PATRICIA JACKSON FOR BUZZFLASH AT TRUTHOUT
Opening our April 14, 2018, morning papers to front page photos of ghostly black sky lit by bursting missiles takes us back to March 19, 2003 -- standing in front of televisions in shock (not awe) staring at a night sky in Iraq ablaze with exploding bombs. A month before, February 15, 2003, millions of people turned out in at least 650 cities around the world to protest the United States' push to invade Iraq. Around the globe we chanted, "Not in our name" and postponed the invasion. The Bush administration manufactured claims and justified the war based on claims of Iraq having "weapons of mass destruction." Gen. Colin Powell presented the United Nations with aerial photos of hidden stockpiles in warehouses as proof. Secretary of State Condoleezza Rice warned us that "mushroom clouds" would soon appear in the skies. Later, these were proven to be lies.
The attack on presumed chemical weapons arsenals in Syria on April 14, 2018, preempted a scheduled inspection that day. Too similar a situation happened in 2003 in the midst of an inspection in Iraq. The Bush administration, ignoring that inspection and without agreement or consent from Congress, began the bombing war.
The Organization for the Prohibition of Chemical Weapons (OPCW) had been preparing to deploy a fact-finding team to Syria to arrive on Saturday, April 14, 2018. Before that inspection could occur, more than 100 missiles were launched early Saturday morning by the US and its allies France and the UK, targeting three chemical weapons sites in Syria. Though the Pentagon is "still assessing" the use of a nerve agent, officials would not elaborate on their process or evidence, but are confident in the decision to conduct airstrikes.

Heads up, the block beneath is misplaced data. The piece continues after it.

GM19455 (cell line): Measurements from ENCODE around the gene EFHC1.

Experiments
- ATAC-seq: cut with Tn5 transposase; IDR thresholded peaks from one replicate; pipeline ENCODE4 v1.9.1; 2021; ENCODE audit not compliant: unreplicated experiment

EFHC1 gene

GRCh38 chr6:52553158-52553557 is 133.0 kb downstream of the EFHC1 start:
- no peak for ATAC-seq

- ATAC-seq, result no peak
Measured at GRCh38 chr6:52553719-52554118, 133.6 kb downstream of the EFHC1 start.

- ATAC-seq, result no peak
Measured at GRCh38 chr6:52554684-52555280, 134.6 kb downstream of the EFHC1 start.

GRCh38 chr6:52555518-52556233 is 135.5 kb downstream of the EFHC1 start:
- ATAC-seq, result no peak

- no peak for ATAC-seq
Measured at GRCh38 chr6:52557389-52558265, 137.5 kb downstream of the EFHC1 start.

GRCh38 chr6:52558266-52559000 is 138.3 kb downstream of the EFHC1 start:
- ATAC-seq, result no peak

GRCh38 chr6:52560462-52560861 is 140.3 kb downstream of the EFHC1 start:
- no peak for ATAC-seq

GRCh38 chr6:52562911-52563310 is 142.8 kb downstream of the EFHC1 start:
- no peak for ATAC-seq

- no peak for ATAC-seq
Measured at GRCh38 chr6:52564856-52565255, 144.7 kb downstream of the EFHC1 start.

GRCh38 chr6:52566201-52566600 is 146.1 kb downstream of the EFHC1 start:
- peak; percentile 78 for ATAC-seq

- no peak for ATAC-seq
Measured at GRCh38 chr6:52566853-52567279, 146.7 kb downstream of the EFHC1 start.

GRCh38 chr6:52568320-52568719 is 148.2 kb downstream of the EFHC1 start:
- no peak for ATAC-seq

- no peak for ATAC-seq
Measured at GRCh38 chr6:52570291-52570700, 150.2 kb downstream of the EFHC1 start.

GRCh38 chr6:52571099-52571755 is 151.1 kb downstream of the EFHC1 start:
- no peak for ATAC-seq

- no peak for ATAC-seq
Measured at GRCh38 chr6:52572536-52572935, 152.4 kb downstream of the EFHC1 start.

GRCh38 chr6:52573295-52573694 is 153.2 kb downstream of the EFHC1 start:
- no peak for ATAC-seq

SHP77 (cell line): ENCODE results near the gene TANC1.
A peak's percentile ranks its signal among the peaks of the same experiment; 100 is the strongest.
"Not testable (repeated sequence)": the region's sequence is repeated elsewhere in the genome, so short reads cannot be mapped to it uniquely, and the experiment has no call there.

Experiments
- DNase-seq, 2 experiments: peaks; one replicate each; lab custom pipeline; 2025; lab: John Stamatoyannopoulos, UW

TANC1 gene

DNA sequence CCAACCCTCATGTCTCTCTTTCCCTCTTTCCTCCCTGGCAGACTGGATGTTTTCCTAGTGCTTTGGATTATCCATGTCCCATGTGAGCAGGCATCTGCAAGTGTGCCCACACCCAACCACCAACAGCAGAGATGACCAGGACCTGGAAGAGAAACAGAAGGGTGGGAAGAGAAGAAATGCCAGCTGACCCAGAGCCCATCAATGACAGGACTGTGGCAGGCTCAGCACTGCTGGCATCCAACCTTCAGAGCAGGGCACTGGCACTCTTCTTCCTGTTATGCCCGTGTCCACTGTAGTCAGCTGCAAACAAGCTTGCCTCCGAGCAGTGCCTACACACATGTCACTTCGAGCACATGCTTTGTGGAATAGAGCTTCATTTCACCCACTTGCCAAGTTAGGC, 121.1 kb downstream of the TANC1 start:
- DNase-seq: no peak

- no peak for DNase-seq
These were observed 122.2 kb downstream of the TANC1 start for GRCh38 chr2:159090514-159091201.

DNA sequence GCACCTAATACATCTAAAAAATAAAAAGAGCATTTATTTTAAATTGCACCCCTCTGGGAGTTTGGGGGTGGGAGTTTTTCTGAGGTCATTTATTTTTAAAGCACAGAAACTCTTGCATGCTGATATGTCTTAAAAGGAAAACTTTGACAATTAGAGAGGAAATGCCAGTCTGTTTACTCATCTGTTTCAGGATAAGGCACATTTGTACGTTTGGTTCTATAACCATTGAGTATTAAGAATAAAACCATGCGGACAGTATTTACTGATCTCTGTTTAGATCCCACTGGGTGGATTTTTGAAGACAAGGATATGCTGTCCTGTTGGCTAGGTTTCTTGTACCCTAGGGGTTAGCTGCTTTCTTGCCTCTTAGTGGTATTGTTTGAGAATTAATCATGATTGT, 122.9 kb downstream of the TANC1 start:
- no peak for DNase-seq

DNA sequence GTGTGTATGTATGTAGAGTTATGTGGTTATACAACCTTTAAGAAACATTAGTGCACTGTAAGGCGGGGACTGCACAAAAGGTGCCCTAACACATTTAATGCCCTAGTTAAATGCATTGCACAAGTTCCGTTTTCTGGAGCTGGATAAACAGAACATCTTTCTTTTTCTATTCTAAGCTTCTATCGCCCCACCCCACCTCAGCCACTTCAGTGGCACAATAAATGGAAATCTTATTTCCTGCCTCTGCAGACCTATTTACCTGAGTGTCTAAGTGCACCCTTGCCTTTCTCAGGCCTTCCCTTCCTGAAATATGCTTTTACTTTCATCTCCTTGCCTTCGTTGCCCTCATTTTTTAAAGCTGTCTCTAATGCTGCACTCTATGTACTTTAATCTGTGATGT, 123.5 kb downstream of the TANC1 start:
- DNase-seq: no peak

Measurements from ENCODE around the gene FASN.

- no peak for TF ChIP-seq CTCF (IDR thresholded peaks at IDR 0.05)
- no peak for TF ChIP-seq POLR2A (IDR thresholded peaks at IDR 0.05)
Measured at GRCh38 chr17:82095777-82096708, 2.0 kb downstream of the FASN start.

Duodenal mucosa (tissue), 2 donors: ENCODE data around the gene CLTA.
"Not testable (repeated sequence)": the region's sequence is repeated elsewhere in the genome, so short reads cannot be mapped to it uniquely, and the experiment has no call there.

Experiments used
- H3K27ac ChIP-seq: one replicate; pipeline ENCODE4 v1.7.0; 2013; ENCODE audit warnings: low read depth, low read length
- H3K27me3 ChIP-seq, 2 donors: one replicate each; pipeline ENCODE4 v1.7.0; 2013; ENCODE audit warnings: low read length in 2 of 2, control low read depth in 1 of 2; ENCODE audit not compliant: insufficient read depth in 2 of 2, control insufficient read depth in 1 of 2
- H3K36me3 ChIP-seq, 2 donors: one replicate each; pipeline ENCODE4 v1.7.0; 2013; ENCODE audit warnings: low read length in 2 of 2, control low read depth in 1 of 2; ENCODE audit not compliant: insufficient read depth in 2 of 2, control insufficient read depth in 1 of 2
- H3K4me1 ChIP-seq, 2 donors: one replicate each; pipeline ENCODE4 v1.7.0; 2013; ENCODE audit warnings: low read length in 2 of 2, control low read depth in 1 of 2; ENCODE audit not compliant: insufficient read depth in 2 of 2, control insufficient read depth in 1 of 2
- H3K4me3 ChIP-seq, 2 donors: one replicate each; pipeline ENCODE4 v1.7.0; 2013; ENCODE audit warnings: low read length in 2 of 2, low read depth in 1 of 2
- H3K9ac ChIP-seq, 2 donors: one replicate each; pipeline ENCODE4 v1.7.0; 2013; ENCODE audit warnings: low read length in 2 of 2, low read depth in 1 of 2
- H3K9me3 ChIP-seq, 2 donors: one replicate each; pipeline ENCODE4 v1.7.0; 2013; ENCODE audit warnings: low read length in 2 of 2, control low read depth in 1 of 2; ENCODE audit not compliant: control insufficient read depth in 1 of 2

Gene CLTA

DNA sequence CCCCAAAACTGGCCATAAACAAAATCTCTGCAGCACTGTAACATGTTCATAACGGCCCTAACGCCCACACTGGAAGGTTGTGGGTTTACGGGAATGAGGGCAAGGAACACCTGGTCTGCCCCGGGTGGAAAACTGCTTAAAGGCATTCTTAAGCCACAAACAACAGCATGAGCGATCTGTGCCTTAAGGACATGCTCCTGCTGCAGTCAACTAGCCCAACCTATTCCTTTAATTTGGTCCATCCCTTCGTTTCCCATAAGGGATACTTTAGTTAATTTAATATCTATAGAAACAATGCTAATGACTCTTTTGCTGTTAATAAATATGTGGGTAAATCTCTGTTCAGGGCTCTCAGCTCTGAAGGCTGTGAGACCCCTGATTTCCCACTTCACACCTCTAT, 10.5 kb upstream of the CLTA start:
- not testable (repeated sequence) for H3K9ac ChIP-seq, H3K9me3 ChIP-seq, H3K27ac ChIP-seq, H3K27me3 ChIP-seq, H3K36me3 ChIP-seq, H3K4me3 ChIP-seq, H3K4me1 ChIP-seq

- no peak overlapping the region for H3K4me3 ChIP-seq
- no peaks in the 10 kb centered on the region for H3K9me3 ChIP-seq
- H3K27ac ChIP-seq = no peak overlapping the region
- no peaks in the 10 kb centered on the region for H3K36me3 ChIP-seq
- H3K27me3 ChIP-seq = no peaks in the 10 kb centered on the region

In April 2017, the US fired 59 cruise missiles at a Syrian airbase allegedly for a Syrian chemical attack. US Defense Secretary James Mattis later said the US did not have concrete evidence that Syria was responsible.
Will OPCW be able to make an inspection and make that information public? Thousands of lethal airstrikes conducted over several years in Iraq, Syria and Afghanistan were not reported to the public.
The 2003 war on Iraq escalated instability in the entire area, creating a cauldron of terrorists, continuing proxy wars, 17 years and counting of US occupation in Afghanistan. The action taken by the leaders of the US, UK and France, though not on the scale of the invasion of Iraq, could escalate and evolve into further confrontations.
The attack, dubbed "retaliation" by the three powers, took place during the weekend. Most over-worked parents, low-income folks holding down two or more jobs, and students spend weekends catching up on chores and taking breaks. We may be unable to organize or join protests. But we need to take time to contemplate what this means for people's lives.
History cannot be forgotten or pushed from memory or replaced with tweets. Trump tweeted early Saturday morning, "Mission Accomplished!" Fifteen years later, we have gleaned the truth of the false pretenses war on Iraq, the alternatives not taken. This history must not be repeated.